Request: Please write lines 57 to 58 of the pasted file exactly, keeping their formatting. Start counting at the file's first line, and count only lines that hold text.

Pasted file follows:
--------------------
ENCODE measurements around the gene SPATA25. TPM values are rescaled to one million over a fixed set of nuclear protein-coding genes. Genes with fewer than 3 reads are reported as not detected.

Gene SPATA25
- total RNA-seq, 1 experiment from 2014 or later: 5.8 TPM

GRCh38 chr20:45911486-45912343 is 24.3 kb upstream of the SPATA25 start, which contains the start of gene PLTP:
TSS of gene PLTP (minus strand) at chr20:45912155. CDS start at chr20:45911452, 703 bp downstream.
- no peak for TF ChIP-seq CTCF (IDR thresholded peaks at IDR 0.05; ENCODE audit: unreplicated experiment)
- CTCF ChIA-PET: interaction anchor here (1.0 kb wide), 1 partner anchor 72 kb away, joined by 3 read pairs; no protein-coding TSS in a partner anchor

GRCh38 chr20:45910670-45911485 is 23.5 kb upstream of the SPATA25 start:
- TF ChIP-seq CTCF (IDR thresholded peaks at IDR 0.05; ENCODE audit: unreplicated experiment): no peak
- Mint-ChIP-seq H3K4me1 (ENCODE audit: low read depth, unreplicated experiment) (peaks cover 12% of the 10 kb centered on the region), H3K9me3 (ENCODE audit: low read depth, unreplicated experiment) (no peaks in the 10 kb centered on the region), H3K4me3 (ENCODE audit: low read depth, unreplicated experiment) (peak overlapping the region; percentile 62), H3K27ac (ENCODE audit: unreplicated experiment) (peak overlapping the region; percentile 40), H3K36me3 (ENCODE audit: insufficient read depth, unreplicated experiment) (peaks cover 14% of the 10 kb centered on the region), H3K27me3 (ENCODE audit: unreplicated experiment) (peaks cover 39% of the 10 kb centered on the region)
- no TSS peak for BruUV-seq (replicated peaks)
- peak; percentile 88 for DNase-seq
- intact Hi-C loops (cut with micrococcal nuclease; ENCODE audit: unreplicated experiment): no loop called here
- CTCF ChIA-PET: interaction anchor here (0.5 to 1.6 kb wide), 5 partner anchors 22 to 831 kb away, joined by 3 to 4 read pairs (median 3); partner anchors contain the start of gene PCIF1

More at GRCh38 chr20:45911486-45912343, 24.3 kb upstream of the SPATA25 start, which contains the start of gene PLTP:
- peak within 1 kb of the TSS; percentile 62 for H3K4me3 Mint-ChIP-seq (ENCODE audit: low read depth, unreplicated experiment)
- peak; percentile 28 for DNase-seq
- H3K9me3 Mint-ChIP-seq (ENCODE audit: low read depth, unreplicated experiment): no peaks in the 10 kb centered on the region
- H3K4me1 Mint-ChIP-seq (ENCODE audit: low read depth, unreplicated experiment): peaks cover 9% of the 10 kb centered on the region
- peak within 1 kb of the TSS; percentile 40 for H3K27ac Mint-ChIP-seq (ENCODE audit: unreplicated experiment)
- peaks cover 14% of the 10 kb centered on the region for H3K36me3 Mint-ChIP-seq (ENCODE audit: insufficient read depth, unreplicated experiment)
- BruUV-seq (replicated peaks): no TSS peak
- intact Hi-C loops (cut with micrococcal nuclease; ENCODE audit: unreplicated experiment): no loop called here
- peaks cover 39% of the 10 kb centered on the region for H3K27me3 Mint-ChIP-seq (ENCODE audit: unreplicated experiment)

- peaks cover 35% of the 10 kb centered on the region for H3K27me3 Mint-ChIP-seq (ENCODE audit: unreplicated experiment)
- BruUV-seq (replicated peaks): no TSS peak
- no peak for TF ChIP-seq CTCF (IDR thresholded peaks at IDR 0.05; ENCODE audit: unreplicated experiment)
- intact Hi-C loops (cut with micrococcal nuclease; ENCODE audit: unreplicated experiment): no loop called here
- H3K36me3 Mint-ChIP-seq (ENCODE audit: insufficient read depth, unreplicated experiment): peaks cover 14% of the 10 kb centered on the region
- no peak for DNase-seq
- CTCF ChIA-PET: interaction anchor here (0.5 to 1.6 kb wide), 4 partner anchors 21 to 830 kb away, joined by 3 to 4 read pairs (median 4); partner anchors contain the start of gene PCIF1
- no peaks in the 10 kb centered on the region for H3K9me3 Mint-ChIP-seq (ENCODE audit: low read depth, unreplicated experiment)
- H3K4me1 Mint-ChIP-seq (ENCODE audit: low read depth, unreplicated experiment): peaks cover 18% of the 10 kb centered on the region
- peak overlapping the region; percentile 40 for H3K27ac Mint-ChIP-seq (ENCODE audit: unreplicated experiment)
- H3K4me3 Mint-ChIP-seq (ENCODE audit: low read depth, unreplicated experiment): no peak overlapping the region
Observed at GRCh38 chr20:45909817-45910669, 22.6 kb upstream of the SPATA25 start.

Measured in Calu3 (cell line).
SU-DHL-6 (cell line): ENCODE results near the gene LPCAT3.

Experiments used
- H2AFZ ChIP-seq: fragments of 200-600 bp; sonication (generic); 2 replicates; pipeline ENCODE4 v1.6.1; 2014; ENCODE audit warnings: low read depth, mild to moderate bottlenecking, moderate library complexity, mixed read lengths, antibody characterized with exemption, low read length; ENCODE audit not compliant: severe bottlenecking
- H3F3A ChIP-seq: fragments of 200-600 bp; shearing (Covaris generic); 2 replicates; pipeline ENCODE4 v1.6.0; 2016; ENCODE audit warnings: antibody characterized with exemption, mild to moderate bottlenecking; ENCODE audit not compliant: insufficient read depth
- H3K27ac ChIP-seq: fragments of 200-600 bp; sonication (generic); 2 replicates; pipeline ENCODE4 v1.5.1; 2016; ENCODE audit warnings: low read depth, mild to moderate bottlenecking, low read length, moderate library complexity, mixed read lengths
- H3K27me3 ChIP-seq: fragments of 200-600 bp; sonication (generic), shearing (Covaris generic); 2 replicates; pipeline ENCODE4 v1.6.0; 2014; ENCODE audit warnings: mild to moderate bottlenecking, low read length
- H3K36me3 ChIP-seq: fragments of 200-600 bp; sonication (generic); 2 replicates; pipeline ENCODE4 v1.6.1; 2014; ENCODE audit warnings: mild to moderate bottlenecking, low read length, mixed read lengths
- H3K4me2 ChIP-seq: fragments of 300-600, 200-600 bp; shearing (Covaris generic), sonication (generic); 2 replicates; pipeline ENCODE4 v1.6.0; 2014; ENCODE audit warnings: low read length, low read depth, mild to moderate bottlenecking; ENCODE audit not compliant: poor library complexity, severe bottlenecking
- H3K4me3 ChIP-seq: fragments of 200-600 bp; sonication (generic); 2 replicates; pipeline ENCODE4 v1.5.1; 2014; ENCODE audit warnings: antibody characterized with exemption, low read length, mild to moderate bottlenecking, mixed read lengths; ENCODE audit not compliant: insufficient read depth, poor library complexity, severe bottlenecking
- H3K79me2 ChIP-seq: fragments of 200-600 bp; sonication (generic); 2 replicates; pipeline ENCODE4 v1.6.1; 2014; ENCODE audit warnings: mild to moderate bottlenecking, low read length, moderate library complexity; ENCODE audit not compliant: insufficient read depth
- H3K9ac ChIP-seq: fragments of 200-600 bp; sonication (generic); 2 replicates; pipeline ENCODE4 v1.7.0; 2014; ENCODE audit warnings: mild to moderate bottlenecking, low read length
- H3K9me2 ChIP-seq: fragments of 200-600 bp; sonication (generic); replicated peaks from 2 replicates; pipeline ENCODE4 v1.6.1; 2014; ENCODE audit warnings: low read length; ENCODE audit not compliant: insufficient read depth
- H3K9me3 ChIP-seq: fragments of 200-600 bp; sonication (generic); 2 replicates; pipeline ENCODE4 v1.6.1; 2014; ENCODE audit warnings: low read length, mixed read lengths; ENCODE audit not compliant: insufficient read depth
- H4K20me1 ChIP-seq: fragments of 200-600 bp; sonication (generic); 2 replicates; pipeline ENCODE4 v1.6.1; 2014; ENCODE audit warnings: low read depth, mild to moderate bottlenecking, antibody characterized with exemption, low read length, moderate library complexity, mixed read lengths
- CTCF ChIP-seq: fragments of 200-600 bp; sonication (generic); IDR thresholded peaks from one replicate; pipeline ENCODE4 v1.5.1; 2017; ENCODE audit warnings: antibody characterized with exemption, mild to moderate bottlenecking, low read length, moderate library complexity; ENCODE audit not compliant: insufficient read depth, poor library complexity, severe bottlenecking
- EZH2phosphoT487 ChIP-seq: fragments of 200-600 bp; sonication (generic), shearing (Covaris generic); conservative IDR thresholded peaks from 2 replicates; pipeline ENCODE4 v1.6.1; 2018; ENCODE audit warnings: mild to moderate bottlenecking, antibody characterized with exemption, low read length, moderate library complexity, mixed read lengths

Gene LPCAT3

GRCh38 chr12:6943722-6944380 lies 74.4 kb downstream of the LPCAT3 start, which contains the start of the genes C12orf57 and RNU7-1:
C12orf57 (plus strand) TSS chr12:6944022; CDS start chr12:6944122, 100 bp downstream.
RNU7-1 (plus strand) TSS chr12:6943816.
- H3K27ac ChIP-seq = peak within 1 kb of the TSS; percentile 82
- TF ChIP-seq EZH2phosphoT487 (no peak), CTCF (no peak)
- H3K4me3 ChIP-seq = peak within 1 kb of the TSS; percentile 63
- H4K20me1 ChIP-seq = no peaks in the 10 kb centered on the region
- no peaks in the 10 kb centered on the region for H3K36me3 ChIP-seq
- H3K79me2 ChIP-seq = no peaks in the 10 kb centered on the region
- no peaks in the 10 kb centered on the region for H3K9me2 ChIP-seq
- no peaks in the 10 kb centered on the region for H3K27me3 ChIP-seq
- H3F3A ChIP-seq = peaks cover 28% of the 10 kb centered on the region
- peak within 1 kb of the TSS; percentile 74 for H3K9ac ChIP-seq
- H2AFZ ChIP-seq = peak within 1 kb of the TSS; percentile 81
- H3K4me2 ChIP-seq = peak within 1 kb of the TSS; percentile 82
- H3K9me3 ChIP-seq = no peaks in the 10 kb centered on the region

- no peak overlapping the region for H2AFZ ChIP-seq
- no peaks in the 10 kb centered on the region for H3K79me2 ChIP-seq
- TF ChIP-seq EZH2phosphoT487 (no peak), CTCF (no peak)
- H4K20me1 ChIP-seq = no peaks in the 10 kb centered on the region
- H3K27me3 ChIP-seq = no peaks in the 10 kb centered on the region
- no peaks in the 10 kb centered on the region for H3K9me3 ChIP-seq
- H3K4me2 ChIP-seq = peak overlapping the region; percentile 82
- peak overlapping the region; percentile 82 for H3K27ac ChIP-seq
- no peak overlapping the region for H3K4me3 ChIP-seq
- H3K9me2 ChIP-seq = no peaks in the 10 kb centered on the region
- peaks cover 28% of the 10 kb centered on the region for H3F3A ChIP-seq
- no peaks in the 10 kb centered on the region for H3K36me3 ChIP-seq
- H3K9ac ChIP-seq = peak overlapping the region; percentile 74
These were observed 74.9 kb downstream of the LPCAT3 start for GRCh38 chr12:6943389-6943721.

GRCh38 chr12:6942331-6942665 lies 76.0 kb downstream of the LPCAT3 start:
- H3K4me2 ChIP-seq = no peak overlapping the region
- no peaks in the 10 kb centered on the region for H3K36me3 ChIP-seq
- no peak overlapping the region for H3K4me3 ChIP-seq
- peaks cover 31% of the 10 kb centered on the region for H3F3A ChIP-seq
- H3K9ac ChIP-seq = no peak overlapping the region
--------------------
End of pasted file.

RNU7-1 (plus strand) TSS chr12:6943816.
- H3K27ac ChIP-seq = peak within 1 kb of the TSS; percentile 82